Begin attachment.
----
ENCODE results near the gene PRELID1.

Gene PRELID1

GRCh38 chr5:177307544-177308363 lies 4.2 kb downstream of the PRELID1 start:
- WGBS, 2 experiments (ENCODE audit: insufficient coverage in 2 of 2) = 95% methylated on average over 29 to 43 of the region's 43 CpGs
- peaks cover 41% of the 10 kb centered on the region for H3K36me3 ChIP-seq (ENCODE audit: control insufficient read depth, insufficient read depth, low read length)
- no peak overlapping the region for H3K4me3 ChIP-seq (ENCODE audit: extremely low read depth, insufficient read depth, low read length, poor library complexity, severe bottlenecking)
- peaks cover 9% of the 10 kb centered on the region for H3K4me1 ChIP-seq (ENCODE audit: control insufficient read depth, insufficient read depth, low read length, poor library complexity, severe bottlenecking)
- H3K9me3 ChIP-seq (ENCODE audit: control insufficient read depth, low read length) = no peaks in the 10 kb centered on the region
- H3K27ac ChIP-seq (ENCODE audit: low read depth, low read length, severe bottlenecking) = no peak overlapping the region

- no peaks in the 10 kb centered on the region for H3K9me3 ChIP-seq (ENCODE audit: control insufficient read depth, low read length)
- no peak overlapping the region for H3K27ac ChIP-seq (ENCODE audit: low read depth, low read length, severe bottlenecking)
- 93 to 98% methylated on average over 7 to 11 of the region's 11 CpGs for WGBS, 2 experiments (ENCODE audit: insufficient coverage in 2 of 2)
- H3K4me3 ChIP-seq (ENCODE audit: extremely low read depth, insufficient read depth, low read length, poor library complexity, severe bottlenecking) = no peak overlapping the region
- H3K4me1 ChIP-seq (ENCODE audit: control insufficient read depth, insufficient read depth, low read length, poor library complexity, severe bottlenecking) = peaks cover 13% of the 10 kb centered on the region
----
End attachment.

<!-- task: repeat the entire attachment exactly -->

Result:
ENCODE results near the gene PRELID1.

Gene PRELID1

GRCh38 chr5:177307544-177308363 lies 4.2 kb downstream of the PRELID1 start:
- WGBS, 2 experiments (ENCODE audit: insufficient coverage in 2 of 2) = 95% methylated on average over 29 to 43 of the region's 43 CpGs
- peaks cover 41% of the 10 kb centered on the region for H3K36me3 ChIP-seq (ENCODE audit: control insufficient read depth, insufficient read depth, low read length)
- no peak overlapping the region for H3K4me3 ChIP-seq (ENCODE audit: extremely low read depth, insufficient read depth, low read length, poor library complexity, severe bottlenecking)
- peaks cover 9% of the 10 kb centered on the region for H3K4me1 ChIP-seq (ENCODE audit: control insufficient read depth, insufficient read depth, low read length, poor library complexity, severe bottlenecking)
- H3K9me3 ChIP-seq (ENCODE audit: control insufficient read depth, low read length) = no peaks in the 10 kb centered on the region
- H3K27ac ChIP-seq (ENCODE audit: low read depth, low read length, severe bottlenecking) = no peak overlapping the region

- no peaks in the 10 kb centered on the region for H3K9me3 ChIP-seq (ENCODE audit: control insufficient read depth, low read length)
- no peak overlapping the region for H3K27ac ChIP-seq (ENCODE audit: low read depth, low read length, severe bottlenecking)
- 93 to 98% methylated on average over 7 to 11 of the region's 11 CpGs for WGBS, 2 experiments (ENCODE audit: insufficient coverage in 2 of 2)
- H3K4me3 ChIP-seq (ENCODE audit: extremely low read depth, insufficient read depth, low read length, poor library complexity, severe bottlenecking) = no peak overlapping the region
- H3K4me1 ChIP-seq (ENCODE audit: control insufficient read depth, insufficient read depth, low read length, poor library complexity, severe bottlenecking) = peaks cover 13% of the 10 kb centered on the region